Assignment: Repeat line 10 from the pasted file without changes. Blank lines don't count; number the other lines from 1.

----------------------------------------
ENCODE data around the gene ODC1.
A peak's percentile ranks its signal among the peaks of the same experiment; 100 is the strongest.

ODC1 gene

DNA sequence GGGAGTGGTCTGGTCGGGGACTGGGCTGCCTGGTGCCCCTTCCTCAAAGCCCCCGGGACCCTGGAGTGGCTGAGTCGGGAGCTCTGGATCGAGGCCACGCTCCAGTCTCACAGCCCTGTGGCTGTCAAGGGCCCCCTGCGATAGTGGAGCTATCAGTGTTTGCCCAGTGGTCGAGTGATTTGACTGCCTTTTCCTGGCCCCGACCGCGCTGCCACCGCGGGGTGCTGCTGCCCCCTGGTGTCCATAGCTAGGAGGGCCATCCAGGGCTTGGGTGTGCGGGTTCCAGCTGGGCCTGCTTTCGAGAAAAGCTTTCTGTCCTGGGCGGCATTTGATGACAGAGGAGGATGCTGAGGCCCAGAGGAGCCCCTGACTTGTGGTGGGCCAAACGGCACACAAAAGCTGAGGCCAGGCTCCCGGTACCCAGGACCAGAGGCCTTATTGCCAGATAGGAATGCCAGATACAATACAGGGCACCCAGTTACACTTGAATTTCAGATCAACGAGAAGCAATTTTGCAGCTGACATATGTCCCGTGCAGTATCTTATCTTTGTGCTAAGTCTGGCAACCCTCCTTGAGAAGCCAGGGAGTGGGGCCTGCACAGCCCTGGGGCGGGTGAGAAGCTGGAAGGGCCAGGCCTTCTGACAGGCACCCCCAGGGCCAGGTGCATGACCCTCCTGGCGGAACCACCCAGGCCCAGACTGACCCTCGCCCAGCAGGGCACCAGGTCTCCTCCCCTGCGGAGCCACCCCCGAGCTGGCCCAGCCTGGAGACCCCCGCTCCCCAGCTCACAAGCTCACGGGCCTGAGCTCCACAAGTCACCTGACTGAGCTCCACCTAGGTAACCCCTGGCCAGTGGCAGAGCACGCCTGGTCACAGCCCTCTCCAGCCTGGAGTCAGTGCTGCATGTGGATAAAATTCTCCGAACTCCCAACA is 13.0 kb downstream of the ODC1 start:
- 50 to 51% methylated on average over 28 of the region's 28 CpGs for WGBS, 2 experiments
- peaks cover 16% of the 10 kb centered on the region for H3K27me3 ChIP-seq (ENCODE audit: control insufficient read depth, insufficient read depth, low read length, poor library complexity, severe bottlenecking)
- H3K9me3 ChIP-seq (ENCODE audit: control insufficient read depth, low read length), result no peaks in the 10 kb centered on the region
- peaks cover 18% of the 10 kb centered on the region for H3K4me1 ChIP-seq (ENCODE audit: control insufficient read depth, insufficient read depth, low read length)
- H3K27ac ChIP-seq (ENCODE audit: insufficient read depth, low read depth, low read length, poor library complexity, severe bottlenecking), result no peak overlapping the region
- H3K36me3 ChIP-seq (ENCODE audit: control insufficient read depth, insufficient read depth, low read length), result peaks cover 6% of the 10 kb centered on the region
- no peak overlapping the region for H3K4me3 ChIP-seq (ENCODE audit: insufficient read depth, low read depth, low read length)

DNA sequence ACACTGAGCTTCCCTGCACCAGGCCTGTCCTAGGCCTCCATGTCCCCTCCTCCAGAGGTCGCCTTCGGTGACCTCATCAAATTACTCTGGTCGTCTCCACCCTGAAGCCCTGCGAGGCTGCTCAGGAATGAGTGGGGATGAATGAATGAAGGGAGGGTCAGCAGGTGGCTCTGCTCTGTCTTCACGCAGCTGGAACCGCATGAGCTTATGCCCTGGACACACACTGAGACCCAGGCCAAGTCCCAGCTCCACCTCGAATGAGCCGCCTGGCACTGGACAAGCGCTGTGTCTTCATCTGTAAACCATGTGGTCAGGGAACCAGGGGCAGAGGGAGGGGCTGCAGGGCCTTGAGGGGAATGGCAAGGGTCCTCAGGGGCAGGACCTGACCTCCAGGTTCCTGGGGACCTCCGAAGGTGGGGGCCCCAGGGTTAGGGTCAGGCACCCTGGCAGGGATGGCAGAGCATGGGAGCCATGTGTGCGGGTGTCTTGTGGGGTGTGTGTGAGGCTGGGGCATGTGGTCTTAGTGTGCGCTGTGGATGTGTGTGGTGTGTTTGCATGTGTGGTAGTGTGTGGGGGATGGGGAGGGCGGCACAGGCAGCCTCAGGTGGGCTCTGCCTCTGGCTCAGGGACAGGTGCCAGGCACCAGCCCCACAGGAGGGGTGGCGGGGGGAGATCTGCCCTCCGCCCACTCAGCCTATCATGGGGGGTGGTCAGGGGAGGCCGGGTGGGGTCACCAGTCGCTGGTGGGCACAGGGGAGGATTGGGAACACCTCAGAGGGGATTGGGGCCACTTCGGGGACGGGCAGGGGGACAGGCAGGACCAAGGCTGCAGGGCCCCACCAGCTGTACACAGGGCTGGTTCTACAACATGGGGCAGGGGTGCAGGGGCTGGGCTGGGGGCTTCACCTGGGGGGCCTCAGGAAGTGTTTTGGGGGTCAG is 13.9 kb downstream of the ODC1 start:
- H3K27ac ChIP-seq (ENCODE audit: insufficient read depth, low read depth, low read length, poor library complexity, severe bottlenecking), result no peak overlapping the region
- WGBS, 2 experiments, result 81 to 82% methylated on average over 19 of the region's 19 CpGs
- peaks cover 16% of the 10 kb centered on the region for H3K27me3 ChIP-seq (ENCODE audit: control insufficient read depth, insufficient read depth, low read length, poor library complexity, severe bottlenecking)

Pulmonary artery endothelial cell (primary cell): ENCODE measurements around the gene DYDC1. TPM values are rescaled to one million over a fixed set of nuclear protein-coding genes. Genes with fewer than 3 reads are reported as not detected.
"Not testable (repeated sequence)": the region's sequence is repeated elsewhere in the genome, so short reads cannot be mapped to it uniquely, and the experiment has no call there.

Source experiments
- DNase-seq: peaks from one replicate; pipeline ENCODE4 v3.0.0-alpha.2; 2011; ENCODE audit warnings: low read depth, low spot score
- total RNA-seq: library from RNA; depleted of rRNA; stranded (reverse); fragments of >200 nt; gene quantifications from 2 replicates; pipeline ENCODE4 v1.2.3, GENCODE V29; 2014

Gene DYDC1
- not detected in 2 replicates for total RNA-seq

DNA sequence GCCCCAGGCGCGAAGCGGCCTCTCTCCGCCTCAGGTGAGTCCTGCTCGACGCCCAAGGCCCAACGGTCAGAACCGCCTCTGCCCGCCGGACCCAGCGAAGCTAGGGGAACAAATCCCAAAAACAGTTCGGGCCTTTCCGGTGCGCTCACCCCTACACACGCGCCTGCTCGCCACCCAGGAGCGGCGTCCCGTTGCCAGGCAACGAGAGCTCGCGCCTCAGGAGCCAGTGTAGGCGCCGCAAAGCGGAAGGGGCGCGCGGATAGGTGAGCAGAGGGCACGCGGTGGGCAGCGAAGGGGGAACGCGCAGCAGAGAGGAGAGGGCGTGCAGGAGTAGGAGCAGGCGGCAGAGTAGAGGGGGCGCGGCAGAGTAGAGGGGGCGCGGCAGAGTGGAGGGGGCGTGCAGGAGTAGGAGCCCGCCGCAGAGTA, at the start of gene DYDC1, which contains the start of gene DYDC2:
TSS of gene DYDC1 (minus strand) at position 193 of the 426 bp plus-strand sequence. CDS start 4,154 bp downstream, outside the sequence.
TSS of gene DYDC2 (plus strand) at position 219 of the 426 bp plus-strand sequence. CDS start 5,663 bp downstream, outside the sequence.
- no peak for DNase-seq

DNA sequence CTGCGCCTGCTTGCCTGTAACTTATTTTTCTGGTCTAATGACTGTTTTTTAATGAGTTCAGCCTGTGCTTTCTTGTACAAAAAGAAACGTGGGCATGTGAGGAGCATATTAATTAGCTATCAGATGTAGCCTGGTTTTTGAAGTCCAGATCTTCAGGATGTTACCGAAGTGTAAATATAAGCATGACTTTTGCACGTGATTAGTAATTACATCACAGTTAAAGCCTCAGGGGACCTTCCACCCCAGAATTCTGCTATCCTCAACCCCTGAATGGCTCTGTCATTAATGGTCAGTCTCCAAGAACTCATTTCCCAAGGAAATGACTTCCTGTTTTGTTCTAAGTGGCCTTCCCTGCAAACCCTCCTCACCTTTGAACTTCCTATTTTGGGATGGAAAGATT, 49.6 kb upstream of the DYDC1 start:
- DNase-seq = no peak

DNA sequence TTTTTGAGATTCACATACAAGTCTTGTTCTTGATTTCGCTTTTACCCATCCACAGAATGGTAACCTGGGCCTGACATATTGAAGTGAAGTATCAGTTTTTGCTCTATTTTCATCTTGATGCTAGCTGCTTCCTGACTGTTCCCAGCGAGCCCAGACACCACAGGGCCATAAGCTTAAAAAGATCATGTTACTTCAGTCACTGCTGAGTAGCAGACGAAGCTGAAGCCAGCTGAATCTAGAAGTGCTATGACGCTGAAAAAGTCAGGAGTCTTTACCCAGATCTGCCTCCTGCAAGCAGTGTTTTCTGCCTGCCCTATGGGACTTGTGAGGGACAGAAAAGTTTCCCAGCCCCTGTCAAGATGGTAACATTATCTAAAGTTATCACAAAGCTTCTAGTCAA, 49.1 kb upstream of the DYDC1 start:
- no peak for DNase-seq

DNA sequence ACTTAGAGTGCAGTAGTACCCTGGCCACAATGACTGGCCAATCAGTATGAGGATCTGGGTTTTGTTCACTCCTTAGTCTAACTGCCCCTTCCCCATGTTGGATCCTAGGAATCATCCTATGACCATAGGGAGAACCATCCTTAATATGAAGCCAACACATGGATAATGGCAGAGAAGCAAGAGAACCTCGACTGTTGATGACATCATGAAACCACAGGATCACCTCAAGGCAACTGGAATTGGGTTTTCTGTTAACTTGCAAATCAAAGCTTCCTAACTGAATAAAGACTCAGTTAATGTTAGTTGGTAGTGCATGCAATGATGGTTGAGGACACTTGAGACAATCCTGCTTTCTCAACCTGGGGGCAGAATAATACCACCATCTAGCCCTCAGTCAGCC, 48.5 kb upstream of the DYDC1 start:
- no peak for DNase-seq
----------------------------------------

- H3K36me3 ChIP-seq (ENCODE audit: control insufficient read depth, insufficient read depth, low read length), result peaks cover 6% of the 10 kb centered on the region